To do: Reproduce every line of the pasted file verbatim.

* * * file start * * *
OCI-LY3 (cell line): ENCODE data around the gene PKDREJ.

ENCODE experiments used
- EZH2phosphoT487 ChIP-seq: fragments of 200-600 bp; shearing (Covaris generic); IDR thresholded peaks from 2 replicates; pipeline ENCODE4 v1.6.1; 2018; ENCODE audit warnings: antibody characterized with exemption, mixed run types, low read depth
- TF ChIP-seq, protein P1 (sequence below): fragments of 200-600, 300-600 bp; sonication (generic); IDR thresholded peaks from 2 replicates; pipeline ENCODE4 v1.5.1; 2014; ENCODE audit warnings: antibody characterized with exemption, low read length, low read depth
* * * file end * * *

OCI-LY3 (cell line): ENCODE data around the gene PKDREJ.

ENCODE experiments used
- EZH2phosphoT487 ChIP-seq: fragments of 200-600 bp; shearing (Covaris generic); IDR thresholded peaks from 2 replicates; pipeline ENCODE4 v1.6.1; 2018; ENCODE audit warnings: antibody characterized with exemption, mixed run types, low read depth
- TF ChIP-seq, protein P1 (sequence below): fragments of 200-600, 300-600 bp; sonication (generic); IDR thresholded peaks from 2 replicates; pipeline ENCODE4 v1.5.1; 2014; ENCODE audit warnings: antibody characterized with exemption, low read length, low read depth